By JAY REEVES
The Associated Press
HOOVER, Ala. – Go ahead and circle the Arkansas-Southern Cal game on the football schedule for this fall: It should be a good non-league game amid the steamy heat of the Southeastern Conference race. Same goes for Georgia-Colorado.
But what about Alabama vs. Florida International or South Carolina-Wofford? Anybody itching to watch Auburn play Buffalo?
SEC commissioner Mike Slive says more league schools are signing deals to play good non-conference opponents as the NCAA expands its regular-season schedule to 12 games.
“I see touches of playing quality games,” Slive said Wednesday at the opening of the SEC's media preview. “I think that there are some games that I am really pleased about.”
But Slive acknowledged some cupcakes are still hanging around. Are Gator fans really excited about that Western Carolina game the week before Florida-Florida State?
“There are other games that don't have the kind of attraction that we'd like to see,” Slive said diplomatically. He didn't name any names, or games. Fans are familiar with the ones that coaches in a tough league like the SEC line up to help the record look better, give reserves some playing time and starters some rest.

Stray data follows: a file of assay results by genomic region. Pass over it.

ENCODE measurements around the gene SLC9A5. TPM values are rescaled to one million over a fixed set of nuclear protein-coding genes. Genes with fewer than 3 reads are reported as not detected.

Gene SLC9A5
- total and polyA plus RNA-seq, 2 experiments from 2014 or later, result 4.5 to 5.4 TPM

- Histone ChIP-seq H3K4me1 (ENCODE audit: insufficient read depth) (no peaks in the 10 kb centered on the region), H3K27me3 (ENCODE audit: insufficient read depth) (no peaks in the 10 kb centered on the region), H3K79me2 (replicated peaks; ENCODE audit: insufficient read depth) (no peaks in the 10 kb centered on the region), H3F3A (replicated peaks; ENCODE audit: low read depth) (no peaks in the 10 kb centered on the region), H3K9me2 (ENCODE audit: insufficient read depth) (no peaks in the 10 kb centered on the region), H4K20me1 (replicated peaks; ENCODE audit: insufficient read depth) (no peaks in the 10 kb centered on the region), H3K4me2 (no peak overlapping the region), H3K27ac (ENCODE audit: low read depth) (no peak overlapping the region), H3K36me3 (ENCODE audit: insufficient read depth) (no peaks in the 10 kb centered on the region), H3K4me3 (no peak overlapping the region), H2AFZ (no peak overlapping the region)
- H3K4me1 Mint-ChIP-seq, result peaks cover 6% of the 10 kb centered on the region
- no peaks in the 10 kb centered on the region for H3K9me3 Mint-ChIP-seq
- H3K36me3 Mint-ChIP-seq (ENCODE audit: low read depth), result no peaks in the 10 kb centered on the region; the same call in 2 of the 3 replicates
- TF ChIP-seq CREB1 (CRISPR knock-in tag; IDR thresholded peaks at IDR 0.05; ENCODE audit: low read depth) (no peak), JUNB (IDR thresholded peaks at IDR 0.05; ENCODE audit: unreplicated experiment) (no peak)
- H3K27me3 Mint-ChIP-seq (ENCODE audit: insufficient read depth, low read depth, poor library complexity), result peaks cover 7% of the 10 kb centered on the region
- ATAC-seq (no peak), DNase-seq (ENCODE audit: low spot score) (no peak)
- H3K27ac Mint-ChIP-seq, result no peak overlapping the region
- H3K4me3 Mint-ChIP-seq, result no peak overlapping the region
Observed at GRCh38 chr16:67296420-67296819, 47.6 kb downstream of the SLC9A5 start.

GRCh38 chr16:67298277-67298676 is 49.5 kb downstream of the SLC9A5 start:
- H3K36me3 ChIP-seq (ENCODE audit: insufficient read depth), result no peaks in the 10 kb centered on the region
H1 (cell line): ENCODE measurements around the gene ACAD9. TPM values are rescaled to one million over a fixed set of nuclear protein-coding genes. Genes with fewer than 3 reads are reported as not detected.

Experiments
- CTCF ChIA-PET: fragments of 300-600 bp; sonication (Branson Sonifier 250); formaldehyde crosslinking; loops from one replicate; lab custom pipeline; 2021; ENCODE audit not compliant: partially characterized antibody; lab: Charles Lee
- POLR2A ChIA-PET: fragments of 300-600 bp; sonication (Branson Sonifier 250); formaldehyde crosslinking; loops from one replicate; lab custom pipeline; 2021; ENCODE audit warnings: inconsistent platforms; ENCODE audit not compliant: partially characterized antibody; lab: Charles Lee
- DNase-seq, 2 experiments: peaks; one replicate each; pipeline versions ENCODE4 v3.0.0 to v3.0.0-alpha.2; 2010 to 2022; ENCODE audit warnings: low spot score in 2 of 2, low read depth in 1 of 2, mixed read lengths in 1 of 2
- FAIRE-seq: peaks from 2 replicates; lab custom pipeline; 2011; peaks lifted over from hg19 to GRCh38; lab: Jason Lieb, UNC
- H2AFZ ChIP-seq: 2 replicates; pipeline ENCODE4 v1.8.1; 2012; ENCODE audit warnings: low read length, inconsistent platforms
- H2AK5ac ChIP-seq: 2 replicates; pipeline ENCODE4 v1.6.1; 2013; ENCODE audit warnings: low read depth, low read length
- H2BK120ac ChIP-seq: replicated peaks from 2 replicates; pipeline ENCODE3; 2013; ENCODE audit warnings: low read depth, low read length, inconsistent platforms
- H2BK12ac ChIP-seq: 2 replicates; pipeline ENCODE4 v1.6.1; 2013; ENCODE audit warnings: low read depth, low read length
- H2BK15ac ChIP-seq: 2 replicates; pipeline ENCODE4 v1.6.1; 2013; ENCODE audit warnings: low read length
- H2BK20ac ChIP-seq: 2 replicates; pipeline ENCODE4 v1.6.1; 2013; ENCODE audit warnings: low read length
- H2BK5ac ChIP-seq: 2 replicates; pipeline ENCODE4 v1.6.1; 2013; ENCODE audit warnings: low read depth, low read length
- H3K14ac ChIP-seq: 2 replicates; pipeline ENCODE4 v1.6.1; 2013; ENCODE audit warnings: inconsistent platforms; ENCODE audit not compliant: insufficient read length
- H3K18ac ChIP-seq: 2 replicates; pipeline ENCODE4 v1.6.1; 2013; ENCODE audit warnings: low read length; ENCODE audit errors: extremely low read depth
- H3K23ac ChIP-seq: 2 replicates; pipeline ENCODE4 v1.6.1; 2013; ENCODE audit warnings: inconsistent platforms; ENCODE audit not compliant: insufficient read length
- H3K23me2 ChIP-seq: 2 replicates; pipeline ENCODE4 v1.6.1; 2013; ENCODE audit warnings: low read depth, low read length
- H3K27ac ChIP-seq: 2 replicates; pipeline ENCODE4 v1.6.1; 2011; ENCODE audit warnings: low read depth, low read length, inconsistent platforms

Slive's bad list probably doesn't include SEC also-ran Vanderbilt opening the season at Michigan on Sept. 2 on ESPN. Commodores coach Bobby Johnson said his players are already excited about the trip north.
“It gives us an opportunity to do something. If we can go up there and play well and beat Michigan it would be a big, big step for our program,” said Johnson.
Slive is in his first year as coordinator of the Bowl Championship Series, and he thinks outside the big brick box that is the SEC headquarters. Scheduling good games is about more than selling tickets at the gate.
“Down the road I think you have to think about maintaining the interest of the fans, the opportunity for television exposure and impacting the BCS standings in a positive way for us,” he said.
That's why Slive didn't leave anyone to guess about his position when it came time for his 12 member schools to schedule that 12th game, even though some coaches wanted a breather.
“The commissioner of the SEC was highly in favor of our teams playing great intersectional rivalries home and home, both for our fans and the quality of television that it would bring to our package,” he said. “But everybody touches this issue from a different perspective.”